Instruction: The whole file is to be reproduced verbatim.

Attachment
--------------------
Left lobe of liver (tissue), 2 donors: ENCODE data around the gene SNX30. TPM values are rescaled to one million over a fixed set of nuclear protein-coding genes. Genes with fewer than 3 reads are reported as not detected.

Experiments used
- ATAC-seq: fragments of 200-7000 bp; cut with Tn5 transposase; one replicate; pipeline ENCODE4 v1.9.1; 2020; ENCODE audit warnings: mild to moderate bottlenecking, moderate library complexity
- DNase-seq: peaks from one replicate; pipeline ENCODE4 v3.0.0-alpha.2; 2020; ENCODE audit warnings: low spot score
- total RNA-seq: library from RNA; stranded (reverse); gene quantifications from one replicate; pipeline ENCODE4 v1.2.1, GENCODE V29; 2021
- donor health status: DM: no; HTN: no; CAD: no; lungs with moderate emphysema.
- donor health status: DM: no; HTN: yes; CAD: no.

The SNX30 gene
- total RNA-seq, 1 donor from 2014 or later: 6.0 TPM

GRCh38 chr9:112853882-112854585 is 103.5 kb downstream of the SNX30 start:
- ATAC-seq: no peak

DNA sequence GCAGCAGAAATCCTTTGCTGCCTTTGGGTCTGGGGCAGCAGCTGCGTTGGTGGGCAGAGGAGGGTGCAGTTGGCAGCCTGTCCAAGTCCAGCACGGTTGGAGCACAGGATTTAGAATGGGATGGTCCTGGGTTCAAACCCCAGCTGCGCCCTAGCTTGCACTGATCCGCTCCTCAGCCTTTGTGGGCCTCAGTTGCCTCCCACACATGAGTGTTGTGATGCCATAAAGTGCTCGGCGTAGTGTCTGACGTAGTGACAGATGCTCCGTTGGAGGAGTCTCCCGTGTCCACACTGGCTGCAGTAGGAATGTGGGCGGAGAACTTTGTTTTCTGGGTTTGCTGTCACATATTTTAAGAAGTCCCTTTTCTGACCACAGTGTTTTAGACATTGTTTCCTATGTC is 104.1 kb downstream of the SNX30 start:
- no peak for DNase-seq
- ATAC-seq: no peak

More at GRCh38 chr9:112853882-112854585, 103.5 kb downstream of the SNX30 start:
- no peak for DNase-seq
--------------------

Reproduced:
Left lobe of liver (tissue), 2 donors: ENCODE data around the gene SNX30. TPM values are rescaled to one million over a fixed set of nuclear protein-coding genes. Genes with fewer than 3 reads are reported as not detected.

Experiments used
- ATAC-seq: fragments of 200-7000 bp; cut with Tn5 transposase; one replicate; pipeline ENCODE4 v1.9.1; 2020; ENCODE audit warnings: mild to moderate bottlenecking, moderate library complexity
- DNase-seq: peaks from one replicate; pipeline ENCODE4 v3.0.0-alpha.2; 2020; ENCODE audit warnings: low spot score
- total RNA-seq: library from RNA; stranded (reverse); gene quantifications from one replicate; pipeline ENCODE4 v1.2.1, GENCODE V29; 2021
- donor health status: DM: no; HTN: no; CAD: no; lungs with moderate emphysema.
- donor health status: DM: no; HTN: yes; CAD: no.

The SNX30 gene
- total RNA-seq, 1 donor from 2014 or later: 6.0 TPM

GRCh38 chr9:112853882-112854585 is 103.5 kb downstream of the SNX30 start:
- ATAC-seq: no peak

DNA sequence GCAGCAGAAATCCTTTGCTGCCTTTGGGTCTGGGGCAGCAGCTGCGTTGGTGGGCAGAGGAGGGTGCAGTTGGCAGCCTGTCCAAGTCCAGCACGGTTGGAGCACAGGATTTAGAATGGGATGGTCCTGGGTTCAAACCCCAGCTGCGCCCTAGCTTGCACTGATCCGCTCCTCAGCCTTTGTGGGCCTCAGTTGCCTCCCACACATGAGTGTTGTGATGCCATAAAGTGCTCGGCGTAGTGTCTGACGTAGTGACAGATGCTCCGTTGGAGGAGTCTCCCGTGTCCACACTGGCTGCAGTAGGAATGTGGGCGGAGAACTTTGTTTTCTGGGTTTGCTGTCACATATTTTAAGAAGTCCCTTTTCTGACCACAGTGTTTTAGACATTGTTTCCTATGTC is 104.1 kb downstream of the SNX30 start:
- no peak for DNase-seq
- ATAC-seq: no peak

More at GRCh38 chr9:112853882-112854585, 103.5 kb downstream of the SNX30 start:
- no peak for DNase-seq